Now, in most cases there was an occasion of sorts: I put up a poem by Wendy Cope in connection with a related poem my students were reading for my class, and a poem by Seamus Heaney for St. Patrick's Day; the multiple translation of Li Bai's poem was occasioned by my finding and recommending a new poetry site*; and the poems by Robert Frost and George Eliot both related to quotations that I have long loved. The poem by Richard Wilbur I... discovered and liked. Okay, no occasion there. But even if there were motivations in most cases, the coincidence of this being such a poetry-heavy month here has been just that, a coincidence. So far as I know.
However, I've decided to go with it, and declare March to be Accidental Poetry Month™ here at Attempts, and put up a bunch more poems and poetry-related program activities, because... I found a bunch more I wanted to post, so why not?
Today we have not an individual poem, but a poetry anthology, online in its entirety. I'll let the editor of the relevant site take it away from here:
In 1995, the Academy [of American Poets] commissioned poet John Hollander to assemble a poetry anthology that emphasized the pleasure of memorization and recitation. The result was Committed to Memory......which is online at the site of the Academy of American Poets: the link goes to his introduction, which is followed by the list of 100 poems with links to each.
It's a fun list, I think. I like memorizing poetry, and looking over the list there are ten poems on it I've memorized in their entirety, and another dozen or more that I have significant chunks of. (I often, irritatingly, will find I know most of a poem but be unable to get a few lines straight.) Even if you're not particularly interested in memorizing poetry per se, it's a good little anthology of poems, largely fairly short (for the obvious reason), the longest one being Tennyson's Ulysses, (which is a favorite of mine and one of those that I've got about half memorized), clocking in at 73 lines. The rest are shorter, mostly considerably so -- a lot of sonnets, for the obvious reason.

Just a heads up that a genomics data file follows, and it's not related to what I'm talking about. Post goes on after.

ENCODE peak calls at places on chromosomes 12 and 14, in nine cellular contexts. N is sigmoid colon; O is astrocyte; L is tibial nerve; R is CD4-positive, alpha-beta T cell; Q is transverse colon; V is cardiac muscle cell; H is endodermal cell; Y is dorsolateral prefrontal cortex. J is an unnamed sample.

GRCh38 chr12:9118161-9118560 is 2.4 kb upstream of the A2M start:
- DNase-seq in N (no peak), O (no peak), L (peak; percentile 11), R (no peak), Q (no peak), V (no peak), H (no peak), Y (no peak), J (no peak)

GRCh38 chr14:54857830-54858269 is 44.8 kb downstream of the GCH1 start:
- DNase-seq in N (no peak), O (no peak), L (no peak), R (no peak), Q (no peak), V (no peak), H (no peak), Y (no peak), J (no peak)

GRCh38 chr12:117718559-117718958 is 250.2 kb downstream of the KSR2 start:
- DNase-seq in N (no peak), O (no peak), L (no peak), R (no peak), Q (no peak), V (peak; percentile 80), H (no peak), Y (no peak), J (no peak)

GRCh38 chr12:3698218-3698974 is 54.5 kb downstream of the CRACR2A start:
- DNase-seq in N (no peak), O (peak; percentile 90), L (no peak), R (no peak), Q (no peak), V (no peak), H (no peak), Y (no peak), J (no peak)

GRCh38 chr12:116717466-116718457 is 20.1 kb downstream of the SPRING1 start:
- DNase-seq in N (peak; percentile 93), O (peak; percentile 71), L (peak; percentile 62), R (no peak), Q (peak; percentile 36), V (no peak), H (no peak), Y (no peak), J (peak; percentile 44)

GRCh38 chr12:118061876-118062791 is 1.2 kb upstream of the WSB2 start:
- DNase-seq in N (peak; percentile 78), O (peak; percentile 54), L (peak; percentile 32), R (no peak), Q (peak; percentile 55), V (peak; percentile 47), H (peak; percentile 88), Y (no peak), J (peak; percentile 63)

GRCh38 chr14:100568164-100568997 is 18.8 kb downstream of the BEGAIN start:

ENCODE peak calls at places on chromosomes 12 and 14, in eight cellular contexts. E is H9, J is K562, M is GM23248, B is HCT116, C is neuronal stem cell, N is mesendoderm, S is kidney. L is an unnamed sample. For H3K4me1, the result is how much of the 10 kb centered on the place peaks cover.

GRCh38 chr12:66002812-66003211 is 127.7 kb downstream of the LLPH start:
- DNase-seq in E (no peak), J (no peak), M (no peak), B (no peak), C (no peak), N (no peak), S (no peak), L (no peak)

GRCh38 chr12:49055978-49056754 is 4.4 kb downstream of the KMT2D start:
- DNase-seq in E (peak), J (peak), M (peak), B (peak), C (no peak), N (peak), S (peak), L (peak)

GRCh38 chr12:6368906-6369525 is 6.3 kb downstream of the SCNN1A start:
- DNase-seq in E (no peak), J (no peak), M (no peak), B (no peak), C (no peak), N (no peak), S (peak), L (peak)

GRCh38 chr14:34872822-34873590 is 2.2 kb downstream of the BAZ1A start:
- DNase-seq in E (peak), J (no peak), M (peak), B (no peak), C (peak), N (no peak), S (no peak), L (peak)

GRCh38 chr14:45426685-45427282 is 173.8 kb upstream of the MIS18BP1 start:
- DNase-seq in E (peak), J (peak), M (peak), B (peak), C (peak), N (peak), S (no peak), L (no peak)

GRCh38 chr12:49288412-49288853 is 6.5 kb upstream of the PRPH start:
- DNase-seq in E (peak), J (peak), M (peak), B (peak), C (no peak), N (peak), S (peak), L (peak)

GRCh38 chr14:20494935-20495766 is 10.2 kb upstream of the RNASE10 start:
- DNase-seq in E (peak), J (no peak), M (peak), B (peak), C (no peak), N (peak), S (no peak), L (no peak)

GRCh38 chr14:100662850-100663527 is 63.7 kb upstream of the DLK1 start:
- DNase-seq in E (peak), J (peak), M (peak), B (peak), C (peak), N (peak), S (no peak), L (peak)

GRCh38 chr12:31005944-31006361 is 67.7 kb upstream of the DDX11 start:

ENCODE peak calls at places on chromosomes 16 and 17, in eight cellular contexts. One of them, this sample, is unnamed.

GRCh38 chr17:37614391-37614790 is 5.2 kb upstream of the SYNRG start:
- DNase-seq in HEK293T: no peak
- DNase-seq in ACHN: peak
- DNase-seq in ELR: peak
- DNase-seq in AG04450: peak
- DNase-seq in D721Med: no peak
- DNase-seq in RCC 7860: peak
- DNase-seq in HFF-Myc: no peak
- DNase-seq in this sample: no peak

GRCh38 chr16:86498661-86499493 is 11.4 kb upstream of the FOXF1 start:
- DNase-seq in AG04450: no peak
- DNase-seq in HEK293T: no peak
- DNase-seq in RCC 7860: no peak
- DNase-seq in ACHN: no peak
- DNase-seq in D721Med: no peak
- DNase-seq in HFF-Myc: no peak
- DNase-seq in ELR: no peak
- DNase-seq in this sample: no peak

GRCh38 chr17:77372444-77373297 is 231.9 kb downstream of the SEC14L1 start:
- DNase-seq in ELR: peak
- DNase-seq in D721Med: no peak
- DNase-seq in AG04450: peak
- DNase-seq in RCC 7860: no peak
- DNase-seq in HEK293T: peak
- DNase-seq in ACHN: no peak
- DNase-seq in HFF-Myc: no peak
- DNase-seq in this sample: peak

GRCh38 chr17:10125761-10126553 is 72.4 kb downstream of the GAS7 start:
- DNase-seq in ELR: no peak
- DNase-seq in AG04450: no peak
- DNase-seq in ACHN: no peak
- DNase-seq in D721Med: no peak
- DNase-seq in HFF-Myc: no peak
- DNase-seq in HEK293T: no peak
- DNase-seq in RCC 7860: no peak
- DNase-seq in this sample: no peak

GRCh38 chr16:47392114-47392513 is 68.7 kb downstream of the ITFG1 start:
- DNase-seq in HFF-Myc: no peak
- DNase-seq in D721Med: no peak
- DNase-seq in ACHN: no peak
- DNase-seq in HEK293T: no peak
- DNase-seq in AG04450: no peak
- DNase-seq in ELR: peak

Editor Hollander does say something about about some poems being too short as well as too long -- a sentiment that makes no sense to me: if he means too short to memorize, it's just bizarre; if he means (as I assume he does) poems to short to memorize and really count, then I at least understand the sentiment, but I think it's pretty silly. The advantage of him so doing, however, is that he quotes, in its entirety, an example of a too-short-to-memorize poem, a marvelous little couplet by John Donne that I'd never read before. (Thus, of course, giving it as a poem to memorize -- and upping his total to the Scheherazadianly pleasing 101 from the overly-round 100.**)
The poem is an epitaph (Hollander's word) for Hero and Leander; for those who don't know the story, here is how Wikipedia tells it***:
Hero and Leander is a Byzantine myth, relating the story of Hērō, a priestess of Aphrodite who dwelt in a tower in Sestos on the European side of the Dardanelles, and Leander, a young man from Abydos on the opposite side of the strait. Leander fell in love with Hero and would swim every night across the Hellespont to be with her. Hero would light a lamp at the top of her tower to guide his way. Succumbing to Leander's soft words, and to his argument that Aphrodite, as goddess of love, would scorn the worship of a virgin, Hero allowed him to make love to her. This routine lasted through the warm summer. But one stormy winter night, the waves tossed Leander in the sea and the breezes blew out Hero's light, and Leander lost his way, and was drowned. Hero threw herself from the tower in grief and died as well.Wikipedia also notes that the myth is the subject of two far more famous (and much longer) poems, by Christopher Marlowe (which contains the famous line "Who ever loved, that loved not at first sight?"****) and a later one by Leigh Hunt (which so far as I know contains no particularly famous lines).
At any rate, with that as background, here is Donne's complete poem:
Hero and Leander.Not a bad little poem, as even Hollander recognizes; in fact, he gives a little half-sentence reading of it, which hits the high points, noting "its invocation of the four elements and its interplay of 'both' and 'one'".
Both robb'd of air, we both lie in one ground ;
Both whom one fire had burnt, one water drown'd.
Good grief, why not memorize it? I mean, it's short...
But if you want some longer poems to memorize -- or just read -- check out Hollander's anthology. And check back here in a day or two, as Attemps' Accidental Poetry Month™ continues!!
* New to me, anyway.
** A deliberate irony on his part? Or unnoticed? I have no idea.
*** At least as of this writing, who knows how it'll be edited tomorrow...
**** Is that a rhetorical question? Because if not, I can think of a few examples.